In the wake of the economic hardship brought on by the Great Depression, the United States was compelled to revisit its system of debt relief. Legislative efforts in the 1930s culminated in the passage of a new federal bankruptcy law, known as the Chandler Act of 1938, which established an administrative system that lasted for nearly 40 years.Hat tip: Biddleblog
Prior to the Chandler Act's passage, a young Supreme Court law clerk, Francis R. Kirkham, advised Chief Justice Evan Hughes and his associates on recommended changes to bankruptcy laws as they existed at the time. When writing the drafts of what would eventually become published as the "General Order and Rules of Bankruptcy," Kirkham researched the existing legislation, reports from the National Bankruptcy Conference (which, at this time, was the leading bankruptcy advocacy organization), and corresponded with his superiors at the Supreme Court. These and other materials from Kirkham's working files were recently processed as part of the National Bankruptcy Archives.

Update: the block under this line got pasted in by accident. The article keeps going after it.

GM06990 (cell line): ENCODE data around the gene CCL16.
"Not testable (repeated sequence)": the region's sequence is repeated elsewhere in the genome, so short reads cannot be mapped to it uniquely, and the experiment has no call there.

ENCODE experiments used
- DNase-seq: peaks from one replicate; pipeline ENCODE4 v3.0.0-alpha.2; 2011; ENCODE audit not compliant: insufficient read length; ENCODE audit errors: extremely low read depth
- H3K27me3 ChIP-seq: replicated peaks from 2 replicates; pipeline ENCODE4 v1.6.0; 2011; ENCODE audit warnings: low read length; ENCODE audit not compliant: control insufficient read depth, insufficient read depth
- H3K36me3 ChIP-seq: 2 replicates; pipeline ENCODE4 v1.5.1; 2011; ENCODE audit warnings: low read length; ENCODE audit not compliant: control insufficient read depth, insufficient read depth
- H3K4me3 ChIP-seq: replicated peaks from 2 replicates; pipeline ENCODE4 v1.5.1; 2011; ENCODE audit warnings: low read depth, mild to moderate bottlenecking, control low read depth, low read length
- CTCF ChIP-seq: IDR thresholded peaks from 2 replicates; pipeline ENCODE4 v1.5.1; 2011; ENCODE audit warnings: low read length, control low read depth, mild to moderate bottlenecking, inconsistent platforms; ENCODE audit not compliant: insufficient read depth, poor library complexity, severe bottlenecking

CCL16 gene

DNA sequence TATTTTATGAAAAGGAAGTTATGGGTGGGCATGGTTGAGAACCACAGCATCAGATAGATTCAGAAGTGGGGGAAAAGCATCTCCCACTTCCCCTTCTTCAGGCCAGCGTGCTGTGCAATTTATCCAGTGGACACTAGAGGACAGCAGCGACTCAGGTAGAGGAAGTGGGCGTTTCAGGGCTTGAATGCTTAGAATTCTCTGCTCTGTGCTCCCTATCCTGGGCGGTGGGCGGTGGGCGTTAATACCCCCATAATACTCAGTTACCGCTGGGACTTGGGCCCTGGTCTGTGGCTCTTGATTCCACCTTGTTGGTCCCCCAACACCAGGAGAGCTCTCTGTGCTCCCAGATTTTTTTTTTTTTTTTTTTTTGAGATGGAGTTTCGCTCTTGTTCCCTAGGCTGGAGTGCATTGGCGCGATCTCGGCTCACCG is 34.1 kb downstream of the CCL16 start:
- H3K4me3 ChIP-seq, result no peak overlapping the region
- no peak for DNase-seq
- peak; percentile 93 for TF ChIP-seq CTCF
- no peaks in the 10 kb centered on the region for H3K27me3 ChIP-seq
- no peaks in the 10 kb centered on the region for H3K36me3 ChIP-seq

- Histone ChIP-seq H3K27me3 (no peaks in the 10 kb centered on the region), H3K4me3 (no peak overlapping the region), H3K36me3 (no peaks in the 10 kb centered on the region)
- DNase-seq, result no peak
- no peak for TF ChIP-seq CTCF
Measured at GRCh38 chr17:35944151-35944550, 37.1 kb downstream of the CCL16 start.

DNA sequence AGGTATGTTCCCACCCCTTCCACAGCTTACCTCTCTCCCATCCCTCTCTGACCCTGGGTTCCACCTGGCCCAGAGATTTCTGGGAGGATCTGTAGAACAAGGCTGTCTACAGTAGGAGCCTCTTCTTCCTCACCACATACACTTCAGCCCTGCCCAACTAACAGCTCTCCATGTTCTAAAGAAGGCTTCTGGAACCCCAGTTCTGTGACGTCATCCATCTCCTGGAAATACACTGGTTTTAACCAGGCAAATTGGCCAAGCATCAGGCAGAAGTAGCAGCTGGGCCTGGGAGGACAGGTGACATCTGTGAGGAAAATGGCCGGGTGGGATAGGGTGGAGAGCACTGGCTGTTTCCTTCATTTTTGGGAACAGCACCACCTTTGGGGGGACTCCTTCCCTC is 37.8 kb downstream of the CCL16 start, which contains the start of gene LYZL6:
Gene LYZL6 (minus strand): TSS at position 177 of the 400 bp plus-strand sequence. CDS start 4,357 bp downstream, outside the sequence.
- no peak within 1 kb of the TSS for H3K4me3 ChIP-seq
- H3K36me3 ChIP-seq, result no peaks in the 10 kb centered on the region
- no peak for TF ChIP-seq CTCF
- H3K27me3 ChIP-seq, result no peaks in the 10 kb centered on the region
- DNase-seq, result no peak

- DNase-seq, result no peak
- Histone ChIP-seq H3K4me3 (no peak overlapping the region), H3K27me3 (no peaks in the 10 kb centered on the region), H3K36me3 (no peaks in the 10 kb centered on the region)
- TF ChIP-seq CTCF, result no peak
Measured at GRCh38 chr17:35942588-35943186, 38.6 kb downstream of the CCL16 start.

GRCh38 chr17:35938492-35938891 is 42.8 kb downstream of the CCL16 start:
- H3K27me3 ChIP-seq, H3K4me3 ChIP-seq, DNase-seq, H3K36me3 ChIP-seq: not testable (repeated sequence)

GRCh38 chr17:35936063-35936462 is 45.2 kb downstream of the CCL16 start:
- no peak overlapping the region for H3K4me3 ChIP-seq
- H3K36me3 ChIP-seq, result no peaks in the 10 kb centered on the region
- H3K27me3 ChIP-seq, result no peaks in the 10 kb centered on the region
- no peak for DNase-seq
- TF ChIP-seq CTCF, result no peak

The finding aid of the Francis R. Kirkham Papers is located here.
Monday, March 21, 2011
New Collection on Bankruptcy Reform in the 1930s
The University of Pennsylvania Biddle Law Library announces a new collection on Bankruptcy Reform in the 1930s: the Frances R. Kirkham Papers.